Wednesday, October 21, 2009
"Bible is book of bad morals" & the profitable attack on Christians
Jose Saramago, 1998 winner of the Nobel Prize in literature, slammed the Bible, describing it as a "manual of bad morals" and the people of the world would be better without it.
Saramago attacked "a cruel, jealous and unbearable God (who) exists only in our heads" and said he did not think his book would cause problems for the Catholic Church "because Catholics do not read the Bible.
He's been a member of the Portuguese Communist Party since 1969 and wrote "The Gospel According to Jesus Christ" in which Saramago represents Christ as severely fallible, God is extremely selfish and Christ, living with Mary Magdalene, considers backing out of the crucifixion.
This work is very similar to Nikos Kazantzakis's work "The Last Temptation of Christ" in both theme and tone.
From one of the press releases: Saramago's new work of fiction, "Cain," takes a critical and sometimes lighthearted look at the life of Adam and Eve's son. Saramago said at the book's launch late Sunday that the Bible is "a catalog of cruelty and of what's worst in human nature."
Saramago continued to say that this work won't offend the Catholics because they don't read the Bible.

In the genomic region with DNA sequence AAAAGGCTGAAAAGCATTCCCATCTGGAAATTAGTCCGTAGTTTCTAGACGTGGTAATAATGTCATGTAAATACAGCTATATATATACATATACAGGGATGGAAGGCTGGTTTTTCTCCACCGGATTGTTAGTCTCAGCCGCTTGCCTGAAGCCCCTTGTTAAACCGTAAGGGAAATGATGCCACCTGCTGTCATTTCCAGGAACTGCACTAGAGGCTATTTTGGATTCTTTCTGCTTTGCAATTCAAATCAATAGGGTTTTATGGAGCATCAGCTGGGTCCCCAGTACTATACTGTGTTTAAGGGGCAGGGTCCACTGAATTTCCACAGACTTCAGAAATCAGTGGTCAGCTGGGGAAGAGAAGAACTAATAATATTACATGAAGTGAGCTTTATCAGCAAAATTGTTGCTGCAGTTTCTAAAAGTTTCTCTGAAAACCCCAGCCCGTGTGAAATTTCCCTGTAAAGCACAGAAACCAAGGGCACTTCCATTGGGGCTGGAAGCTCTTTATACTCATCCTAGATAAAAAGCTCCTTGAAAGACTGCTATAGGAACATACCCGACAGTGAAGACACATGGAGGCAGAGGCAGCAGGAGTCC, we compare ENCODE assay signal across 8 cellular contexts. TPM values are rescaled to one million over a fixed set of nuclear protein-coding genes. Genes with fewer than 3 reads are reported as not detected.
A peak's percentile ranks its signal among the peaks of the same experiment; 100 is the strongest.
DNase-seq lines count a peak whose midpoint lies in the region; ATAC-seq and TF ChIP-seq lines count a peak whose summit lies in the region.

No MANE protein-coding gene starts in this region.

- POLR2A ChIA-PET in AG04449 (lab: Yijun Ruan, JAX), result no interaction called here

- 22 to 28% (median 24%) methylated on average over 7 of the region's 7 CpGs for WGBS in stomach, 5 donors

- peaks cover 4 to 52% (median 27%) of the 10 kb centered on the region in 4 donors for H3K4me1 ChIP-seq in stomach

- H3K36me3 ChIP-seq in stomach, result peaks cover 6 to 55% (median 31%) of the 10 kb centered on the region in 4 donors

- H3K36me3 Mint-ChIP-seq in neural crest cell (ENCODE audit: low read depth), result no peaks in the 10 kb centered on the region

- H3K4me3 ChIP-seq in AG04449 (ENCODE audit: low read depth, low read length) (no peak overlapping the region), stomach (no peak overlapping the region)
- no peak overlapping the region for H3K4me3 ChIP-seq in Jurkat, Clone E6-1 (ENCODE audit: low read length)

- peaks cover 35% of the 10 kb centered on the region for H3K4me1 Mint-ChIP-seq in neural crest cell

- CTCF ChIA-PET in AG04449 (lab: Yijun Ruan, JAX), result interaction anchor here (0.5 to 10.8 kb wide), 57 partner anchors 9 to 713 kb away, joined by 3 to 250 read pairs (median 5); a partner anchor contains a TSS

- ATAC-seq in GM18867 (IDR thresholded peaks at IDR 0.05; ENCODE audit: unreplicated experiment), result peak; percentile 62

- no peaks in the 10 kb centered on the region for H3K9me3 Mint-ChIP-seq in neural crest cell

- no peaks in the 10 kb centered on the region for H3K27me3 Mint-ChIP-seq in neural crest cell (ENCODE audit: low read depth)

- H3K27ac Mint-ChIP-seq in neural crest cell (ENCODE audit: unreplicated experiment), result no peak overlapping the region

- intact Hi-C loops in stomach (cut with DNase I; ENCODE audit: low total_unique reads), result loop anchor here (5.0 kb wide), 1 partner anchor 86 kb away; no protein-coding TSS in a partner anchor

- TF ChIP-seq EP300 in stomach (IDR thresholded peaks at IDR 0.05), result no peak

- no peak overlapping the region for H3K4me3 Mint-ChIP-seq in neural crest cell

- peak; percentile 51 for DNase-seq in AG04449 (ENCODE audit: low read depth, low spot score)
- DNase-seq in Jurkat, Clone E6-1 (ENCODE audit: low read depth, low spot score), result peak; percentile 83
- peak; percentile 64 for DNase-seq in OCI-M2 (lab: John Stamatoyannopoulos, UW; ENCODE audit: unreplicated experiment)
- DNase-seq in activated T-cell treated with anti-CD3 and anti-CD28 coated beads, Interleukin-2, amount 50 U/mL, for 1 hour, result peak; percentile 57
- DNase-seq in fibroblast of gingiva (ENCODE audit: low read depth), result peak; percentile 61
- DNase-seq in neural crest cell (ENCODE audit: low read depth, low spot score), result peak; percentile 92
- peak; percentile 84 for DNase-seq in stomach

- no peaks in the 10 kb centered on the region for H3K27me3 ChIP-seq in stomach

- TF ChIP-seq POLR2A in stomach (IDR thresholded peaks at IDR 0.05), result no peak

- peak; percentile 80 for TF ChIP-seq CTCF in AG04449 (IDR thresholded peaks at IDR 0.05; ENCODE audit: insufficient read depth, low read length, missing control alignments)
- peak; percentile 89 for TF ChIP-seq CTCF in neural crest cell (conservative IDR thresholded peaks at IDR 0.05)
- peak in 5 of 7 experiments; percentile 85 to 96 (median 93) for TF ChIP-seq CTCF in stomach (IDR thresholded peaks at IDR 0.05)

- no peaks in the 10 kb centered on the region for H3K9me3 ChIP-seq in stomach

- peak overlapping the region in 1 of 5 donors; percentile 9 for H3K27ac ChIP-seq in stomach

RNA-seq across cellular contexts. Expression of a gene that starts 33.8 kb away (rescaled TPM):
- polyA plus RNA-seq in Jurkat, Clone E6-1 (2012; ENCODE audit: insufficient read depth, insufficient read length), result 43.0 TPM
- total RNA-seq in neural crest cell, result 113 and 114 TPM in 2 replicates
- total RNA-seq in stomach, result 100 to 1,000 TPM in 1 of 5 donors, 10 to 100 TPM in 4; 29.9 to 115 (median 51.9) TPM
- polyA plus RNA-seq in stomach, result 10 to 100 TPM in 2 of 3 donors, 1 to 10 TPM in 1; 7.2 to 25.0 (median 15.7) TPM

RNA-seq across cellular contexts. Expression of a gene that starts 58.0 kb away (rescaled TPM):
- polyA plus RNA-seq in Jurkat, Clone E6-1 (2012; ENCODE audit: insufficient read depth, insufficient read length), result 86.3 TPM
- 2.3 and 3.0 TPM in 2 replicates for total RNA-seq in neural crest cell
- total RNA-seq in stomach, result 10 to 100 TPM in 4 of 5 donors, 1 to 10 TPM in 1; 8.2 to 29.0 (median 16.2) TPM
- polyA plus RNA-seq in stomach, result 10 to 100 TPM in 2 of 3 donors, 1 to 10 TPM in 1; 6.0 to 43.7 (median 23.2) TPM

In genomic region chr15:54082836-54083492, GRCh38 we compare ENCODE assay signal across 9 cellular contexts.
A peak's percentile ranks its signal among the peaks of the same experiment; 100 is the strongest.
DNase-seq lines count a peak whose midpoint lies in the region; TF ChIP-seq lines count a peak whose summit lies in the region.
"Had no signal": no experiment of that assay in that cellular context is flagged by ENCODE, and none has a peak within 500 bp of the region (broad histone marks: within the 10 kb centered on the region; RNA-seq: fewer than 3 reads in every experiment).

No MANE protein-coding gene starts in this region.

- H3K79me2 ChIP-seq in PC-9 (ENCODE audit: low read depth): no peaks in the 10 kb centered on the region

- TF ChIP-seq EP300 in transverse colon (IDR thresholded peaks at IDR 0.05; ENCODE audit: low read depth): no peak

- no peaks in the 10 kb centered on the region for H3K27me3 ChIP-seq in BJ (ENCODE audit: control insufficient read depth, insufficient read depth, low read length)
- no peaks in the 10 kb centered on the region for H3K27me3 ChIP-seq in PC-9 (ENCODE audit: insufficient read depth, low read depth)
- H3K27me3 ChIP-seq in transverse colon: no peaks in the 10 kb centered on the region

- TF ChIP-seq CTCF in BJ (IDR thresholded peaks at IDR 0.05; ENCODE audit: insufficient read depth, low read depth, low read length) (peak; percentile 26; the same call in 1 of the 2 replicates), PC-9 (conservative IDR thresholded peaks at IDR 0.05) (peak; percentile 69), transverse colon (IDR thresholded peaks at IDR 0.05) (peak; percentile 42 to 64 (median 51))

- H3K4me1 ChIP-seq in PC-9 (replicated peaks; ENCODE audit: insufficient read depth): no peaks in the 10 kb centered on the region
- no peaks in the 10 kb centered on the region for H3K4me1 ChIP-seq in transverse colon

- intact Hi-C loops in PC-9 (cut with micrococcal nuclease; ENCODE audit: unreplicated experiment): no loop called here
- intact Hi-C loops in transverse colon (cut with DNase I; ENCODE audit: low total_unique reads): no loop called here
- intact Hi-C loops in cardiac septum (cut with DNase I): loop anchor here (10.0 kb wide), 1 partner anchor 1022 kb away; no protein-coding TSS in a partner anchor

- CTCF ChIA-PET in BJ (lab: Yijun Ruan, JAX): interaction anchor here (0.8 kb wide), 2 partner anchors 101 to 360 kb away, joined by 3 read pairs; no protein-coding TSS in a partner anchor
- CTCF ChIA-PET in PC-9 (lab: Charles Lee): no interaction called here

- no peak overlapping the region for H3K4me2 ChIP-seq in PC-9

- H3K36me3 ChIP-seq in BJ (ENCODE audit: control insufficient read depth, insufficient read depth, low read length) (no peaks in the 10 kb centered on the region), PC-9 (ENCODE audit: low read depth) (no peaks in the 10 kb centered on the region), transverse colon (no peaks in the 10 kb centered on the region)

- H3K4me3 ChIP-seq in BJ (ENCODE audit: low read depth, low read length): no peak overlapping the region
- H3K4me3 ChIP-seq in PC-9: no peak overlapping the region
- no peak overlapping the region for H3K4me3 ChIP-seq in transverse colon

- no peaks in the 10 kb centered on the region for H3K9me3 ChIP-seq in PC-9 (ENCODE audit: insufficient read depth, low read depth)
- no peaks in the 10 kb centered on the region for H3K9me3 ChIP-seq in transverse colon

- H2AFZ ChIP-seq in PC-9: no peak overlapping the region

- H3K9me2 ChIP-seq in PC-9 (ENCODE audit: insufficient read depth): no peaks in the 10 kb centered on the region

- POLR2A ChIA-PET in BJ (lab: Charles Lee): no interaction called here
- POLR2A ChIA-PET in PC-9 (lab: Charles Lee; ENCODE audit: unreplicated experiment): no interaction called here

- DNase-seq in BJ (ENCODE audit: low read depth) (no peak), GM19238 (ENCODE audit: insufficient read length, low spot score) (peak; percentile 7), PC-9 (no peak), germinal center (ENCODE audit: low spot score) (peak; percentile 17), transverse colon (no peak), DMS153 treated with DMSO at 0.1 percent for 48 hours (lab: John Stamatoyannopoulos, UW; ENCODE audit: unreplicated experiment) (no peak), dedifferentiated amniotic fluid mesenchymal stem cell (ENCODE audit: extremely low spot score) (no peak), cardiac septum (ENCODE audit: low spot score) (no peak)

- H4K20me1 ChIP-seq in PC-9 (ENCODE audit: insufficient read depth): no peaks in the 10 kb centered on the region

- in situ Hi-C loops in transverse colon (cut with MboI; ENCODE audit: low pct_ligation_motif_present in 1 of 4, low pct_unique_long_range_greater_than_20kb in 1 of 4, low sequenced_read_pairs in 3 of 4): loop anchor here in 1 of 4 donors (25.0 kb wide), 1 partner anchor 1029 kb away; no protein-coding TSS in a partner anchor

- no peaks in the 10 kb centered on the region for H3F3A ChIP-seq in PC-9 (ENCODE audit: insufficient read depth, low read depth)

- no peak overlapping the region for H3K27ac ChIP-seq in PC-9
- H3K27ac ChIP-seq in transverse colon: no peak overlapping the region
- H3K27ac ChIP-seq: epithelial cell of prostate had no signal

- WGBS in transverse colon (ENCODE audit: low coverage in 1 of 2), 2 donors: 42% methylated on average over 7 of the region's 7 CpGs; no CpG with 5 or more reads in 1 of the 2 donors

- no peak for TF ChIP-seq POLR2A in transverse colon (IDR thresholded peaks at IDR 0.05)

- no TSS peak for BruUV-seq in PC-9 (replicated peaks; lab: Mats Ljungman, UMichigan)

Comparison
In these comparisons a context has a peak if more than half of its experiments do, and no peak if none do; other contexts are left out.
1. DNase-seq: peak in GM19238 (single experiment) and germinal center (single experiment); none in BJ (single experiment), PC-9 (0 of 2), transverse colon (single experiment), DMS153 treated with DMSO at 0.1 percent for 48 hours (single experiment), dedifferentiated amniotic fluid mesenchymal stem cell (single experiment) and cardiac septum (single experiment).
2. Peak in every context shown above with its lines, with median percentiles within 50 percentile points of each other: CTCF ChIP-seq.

"It might offend Jews, but that doesn't really matter to me."
Why even discuss the opinions of a pessimistic atheist?
Well, it's one thing to attack Christians, it's entirely another to make a profit doing it. This is a Nobel Prize winner whose career is founded on railing against Christianity.
Christian leaders have been stereotyped as hypocrites and corrupted money hungry con artists. It seems to me that attacking Christians has become nearly as profitable and Saramago is a proof of this.
From the best seller list: American Fascists: The Christian Right and the War on America, The God Delusion, Kingdom Coming: The Rise of Christian Nationalism, Losing Moses on the Freeway and Letters to a Christian Nation
These novels portray Christians as "murderously intolerant", "yearning for apocalyptic violence" and "fevered by religious radicalism."
Eminent historians like Gary Wills are now describing members of the Christian faith as radicals who have more in common with al Qaeda terrorists than our European allies.
In the Wills 2004 NY Times article: "Where else do we find fundamentalist zeal, a rage at secularity, religious intolerance, fear of and hatred for modernity?"
The fight to end slavery, the protests against child labor, the early literacy campaigns, the army of anti-poverty groups, the Civil Rights movement – all owe their lifeblood to a Christian conviction.
Meanwhile, recent terrorist attacks in Pakistan were targeting women at the University to protest women's right to an education.
Yes there are fundamental Christians, but the Islamic extremists, willing to kill other Muslims, is far more common and much more dangerous.
Saramago's comments are just a recent example of the secular society that will support attacks on Christianity, instigate attack against Christian practices, try to tear down their credibility and condescend Christianity for profit.
It's pretty sad when the religious practices we have to fight most to protect are those at the root of our history.
It's pretty sad when Christians are called hypocrites because of their shortcomings by socialists who will use this tactic to make a buck - only in America.